A Plaza-Midwood man, Rick Curti, has a name -- Charlotte Bats, a logo and even uniforms in mind.
"It's, like, wow, I guess I'm not alone in this,” Curti said. “With how fast the city is growing and the jobs and people moving here, I thought this is like a no-brainer to have a Major League Baseball team."
You may remember Charlotte lawyer Jerry Reese. He spent years filing seven lawsuits, saying Charlotte was a major league city.
He was using the argument to block the minor league Charlotte Knights from moving to uptown, but the team prevailed and, by all accounts, it's been very successful.
Charlotte's hosting the AAA All-Star game next week. The team led all of Minor League Baseball in attendance the last two seasons, and its average attendance, 9,000 plus per game, isn't far from some major league teams' attendance.
Plus, Charlotte saw a major reason for hope last summer, when baseball's commissioner, Rob Manfred, named the Queen City on his shortlist for a future expansion team.
Since then, national analysts have backed the idea. Sporting News listed Charlotte among "eight cities that make sense" for a franchise.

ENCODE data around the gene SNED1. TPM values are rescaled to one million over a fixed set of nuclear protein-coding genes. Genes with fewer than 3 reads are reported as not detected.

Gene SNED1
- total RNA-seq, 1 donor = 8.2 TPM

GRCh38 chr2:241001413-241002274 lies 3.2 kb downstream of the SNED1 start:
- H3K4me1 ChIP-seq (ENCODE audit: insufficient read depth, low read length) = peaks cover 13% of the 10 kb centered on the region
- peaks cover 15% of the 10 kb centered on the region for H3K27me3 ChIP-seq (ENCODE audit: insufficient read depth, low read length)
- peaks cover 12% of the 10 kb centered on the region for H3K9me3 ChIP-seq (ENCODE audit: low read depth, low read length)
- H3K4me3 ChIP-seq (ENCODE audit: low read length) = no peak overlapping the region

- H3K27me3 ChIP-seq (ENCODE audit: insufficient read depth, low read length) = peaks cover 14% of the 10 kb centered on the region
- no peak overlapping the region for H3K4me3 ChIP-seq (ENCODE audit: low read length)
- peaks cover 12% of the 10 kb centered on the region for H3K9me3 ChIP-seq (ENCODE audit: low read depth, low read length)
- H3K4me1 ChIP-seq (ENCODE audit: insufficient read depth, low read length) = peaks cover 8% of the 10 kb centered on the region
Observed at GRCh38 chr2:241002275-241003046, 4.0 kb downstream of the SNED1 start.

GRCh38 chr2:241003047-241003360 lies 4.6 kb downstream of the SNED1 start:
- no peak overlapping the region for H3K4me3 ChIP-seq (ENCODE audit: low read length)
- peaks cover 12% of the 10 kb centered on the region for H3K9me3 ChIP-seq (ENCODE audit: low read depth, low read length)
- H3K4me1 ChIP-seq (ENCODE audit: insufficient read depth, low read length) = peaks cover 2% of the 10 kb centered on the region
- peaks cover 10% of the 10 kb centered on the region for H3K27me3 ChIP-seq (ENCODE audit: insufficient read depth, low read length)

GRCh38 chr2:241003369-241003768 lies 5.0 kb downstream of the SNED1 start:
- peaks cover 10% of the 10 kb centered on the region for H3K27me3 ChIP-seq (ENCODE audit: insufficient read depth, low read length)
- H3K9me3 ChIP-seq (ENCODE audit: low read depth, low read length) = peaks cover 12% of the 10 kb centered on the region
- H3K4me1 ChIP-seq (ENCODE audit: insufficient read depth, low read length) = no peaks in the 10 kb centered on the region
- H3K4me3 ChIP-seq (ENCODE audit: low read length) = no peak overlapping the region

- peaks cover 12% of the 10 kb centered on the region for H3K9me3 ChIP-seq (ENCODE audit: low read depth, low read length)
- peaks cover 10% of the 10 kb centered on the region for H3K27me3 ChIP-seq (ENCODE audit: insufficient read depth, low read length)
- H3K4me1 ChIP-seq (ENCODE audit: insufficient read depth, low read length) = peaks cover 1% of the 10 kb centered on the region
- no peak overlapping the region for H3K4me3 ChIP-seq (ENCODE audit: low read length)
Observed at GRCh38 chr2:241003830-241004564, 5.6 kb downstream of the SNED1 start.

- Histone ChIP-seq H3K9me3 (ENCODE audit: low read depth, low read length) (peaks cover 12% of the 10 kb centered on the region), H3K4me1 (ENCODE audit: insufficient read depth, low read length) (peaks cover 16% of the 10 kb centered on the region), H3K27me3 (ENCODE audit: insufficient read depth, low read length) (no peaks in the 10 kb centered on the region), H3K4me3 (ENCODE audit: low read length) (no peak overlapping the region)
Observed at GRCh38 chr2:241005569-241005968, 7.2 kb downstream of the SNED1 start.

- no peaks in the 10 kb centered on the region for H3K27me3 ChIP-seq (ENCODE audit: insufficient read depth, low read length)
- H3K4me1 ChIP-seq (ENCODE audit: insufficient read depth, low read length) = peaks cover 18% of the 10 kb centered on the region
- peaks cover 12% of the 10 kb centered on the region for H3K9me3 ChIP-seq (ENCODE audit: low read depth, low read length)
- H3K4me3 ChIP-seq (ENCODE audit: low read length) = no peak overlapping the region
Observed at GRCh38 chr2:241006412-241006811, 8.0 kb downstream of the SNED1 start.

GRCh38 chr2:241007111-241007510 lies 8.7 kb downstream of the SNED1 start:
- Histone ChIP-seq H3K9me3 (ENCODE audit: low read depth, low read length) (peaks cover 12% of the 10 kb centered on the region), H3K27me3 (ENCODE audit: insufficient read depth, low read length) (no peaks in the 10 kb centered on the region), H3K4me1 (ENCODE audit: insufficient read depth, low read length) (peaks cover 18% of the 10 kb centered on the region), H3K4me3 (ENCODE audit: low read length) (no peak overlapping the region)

Steve Goldberg follows the business side of sports very closely and said Charlotte is a big league city and thinks it will get an MLB team "at some point, absolutely."
But, he also warns fans “the advantages of it, that come with the pride of being a major league city, Charlotte already has that, through the NFL and the NBA. It doesn't need another shiny button just to have one."
He said an MLB team may not be right for Charlotte.
"There's a lot of shakeout still going on in just sponsorship dollars in general and any team that comes will invariably have to compete against the Panthers and the Hornets for those marketing dollars," he said.
Charlotte is one of the biggest media markets in the country without a major league team.
But one thing in Charlotte's favor is, unlike larger markets like Orlando, Charlotte doesn't have another team nearby.
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